I’ll Show You Mine?

My favorite thing about making art is showing off the final product. To me, the finished version of a song or the final edit of a short story is the part that’s supposed to be shown to the public. But I’m understanding of late that this may be an antiquated idea.

My wife just read Show Your Work, by Austin Kleon, and when she was done with it, passed the book along to me. It maintains that the world of the arts is now quite different than it was when I was coming up. Kleon contends that the audience wants to see the process. The audience wants to be connected to the artist. This plays out on all over the social networks like Facebook and Twitter. Artists interact with their audience. I admit, even as an early adopter of most technologies, that this idea is quite contrary to my mental image of what an artist is supposed to be.

Kleon talks quite a bit about (old?) mindsets like mine:

Traditionally, the artist has been trained to regard her creative process as something that should be kept to herself. This way of thinking is articulated by David Bayles and Ted Orland in their book, Art and Fear: “To all viewers but yourself, what matters most is the product: the finished artwork. To you, and you alone, what matters is the process: the experience of shaping the artwork.” An artist is supposed to toil in secrecy, keeping her ideas and her work under lock and key, waiting until she has a magnificent product to show for herself before she tries to connect with an audience.

I agree with these old codgers Bayles and Orland. I, personally, enjoy ‘toiling in secrecy’ when I create my work. I don’t want people hearing a track with a rough vocal. I certainly don’t want readers to see a poem or short story before I’ve had a chance to confirm that indeed, all my verb tenses match up.

Take the example of DVDs or Blue-rays that come with extra features. I remember being young (1980s) and sometimes there’d be a “making of” documentary of a feature film on channel 11 (Chicago’s PBS affiliate). It was a real treat getting to go ‘behind the scenes’ once in awhile. But the key phrase here is ‘once in a while’. Also, I would never want to see ‘the making of’ a movie before I see the movie the way it was meant to be presented. And I feel that in his book, Austin Kleon is daring me to do just that. Show people the pieces of my work as I’m creating them- which I feel detracts from the experience of listening to a finished song for the first time from start to finish. Do I want you to be surprised by the twist in the bridge? Or would you appreciate it even more if you heard the three versions that didn’t work first? Kleon continues:

To many artists, particularly those who grew up in the pre-digital era, this kind of openness and the potential vulnerability that goes along with sharing one’s process is a terrifying idea. Here is the author Edgar Allan Poe, writing in 1846: “Most writers- poets in especial- prefer having it understood that they compose by a species of fine frenzy- an ecstatic institution- and would positively shudder at letting the public take a peep behind the scenes.”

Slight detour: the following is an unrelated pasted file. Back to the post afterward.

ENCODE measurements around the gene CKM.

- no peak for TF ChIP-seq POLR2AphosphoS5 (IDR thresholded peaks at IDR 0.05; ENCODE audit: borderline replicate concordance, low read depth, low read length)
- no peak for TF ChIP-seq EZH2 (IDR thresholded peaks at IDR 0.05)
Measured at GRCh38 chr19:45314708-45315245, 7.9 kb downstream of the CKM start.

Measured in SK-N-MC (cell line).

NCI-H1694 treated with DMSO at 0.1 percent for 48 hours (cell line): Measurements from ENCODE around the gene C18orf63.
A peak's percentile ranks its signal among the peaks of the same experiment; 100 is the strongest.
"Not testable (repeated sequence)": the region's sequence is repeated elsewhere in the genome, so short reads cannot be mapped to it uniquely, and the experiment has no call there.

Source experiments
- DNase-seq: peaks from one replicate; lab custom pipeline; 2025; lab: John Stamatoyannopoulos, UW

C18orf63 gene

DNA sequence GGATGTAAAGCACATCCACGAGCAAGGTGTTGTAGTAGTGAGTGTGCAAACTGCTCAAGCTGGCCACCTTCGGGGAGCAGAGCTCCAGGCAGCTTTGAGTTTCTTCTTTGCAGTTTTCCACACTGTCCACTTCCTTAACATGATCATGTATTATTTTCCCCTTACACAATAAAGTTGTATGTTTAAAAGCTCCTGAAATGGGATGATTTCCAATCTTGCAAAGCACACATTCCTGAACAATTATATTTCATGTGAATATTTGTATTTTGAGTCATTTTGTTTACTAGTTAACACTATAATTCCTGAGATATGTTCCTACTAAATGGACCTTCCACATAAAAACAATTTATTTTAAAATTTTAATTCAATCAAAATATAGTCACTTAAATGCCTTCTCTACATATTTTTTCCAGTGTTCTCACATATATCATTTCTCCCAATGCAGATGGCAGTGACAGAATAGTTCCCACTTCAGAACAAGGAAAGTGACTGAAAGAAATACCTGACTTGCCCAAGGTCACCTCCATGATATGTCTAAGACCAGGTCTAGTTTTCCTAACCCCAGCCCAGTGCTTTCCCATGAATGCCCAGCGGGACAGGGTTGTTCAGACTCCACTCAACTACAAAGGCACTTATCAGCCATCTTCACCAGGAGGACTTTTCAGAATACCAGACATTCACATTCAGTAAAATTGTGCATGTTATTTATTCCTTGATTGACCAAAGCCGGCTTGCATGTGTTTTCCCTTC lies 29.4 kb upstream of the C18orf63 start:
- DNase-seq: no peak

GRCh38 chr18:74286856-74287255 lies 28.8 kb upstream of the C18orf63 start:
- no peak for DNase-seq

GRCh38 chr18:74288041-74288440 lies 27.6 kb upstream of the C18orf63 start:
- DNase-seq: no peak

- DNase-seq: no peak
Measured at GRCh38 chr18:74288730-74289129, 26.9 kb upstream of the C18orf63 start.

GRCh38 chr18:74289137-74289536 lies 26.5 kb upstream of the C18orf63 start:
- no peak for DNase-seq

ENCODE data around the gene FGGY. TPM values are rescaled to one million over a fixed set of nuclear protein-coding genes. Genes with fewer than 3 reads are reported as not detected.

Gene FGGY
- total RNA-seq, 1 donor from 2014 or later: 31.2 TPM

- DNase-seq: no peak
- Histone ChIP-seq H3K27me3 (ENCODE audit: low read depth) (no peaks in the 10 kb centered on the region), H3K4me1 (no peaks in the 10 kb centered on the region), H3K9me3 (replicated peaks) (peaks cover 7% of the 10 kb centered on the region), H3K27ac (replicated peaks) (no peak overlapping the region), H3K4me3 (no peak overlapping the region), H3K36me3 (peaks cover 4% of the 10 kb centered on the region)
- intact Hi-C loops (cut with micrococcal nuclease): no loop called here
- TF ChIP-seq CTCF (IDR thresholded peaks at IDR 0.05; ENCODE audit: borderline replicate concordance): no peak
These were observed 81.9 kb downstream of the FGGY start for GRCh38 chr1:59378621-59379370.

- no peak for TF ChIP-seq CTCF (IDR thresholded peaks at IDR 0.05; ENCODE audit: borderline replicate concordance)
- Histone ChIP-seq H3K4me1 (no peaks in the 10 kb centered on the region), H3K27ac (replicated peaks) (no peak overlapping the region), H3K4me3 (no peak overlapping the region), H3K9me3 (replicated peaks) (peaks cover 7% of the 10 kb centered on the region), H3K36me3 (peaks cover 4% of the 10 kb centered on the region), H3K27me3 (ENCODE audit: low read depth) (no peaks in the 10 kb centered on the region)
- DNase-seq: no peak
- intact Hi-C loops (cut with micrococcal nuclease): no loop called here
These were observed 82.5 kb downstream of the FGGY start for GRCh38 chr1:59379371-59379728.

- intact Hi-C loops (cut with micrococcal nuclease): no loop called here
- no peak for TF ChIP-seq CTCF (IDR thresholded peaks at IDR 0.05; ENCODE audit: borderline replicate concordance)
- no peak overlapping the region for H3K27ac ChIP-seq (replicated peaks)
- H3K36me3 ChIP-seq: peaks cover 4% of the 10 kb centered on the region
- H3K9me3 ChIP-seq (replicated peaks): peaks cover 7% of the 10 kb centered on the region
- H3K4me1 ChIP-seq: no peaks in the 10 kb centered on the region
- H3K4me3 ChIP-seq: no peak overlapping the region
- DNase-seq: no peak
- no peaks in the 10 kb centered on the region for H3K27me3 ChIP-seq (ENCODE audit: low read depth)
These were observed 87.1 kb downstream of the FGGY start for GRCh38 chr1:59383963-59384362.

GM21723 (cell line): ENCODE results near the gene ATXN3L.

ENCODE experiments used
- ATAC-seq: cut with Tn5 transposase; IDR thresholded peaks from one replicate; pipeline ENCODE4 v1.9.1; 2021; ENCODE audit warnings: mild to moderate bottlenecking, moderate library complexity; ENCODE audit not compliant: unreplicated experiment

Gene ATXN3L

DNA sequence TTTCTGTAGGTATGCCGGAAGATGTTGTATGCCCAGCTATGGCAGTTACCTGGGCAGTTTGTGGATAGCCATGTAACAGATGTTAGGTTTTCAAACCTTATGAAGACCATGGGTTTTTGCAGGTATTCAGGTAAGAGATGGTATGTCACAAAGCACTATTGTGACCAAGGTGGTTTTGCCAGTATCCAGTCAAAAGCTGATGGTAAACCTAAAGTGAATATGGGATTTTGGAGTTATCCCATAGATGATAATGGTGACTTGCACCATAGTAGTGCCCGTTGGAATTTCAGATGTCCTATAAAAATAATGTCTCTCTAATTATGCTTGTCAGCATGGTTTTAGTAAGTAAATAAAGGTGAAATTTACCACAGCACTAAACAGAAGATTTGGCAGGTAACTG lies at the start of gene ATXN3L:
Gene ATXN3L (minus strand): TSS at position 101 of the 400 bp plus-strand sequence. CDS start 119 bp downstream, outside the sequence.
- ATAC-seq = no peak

My favorite artwork is the stuff that transports me into another realm. Be it Haruki Murakami’s magical realism in 1Q84 or Thomas Dolby’s transcendent musical work, Astronauts and Heretics, I embrace the spiritual side of the equation. Growing up, these people were the keepers of the keys: almost superhuman to me. I can’t express how upset I was when I saw Thomas Dolby’s home video on YouTube showing off how his cat could pee using a toilet. (Not going to link. You can find that one by yourself). I don’t want to think of these folks as regular people. This idolatry is the epitome of the artist dynamic of the 1980’s. Untouchable and somewhat aloof. But magical still.

On the other side of the coin, you’ve got your Amanda Palmers, whose works are so intertwined with their communities and social media… I mean… the tweets are part of the artwork it seems. Amanda Palmer is (due mostly to her success using Kickstarter and Patreon) the poster child of the ‘the new artist’ and her process. Her background as a street performer and dancer prepared her very well for the personal- almost face to face- nature of a platform like Twitter.

So where do I fall in the new spectrum? It’s simple. I’m the lone wolf that yearns to be a part of the buzzing community of the beehive. Invariably, more to come on this topic soon in prose or otherwise.

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William Is é a nova encarnação do artista multimídia de Chicago William Steffey. Sua carreira na produção musical começou aos 11 anos, quando recebeu um gravador


I used to have a drinking problem. I don’t think it ever elevated to the point of “alcoholism” and I don’t identify as an alcoholic,

Why “IS”?

After releasing 16 albums and 13 standalone singles, I permanently closed the lid on the William Steffey catalog. William Steffey’s swansong was the single “Sparkle”,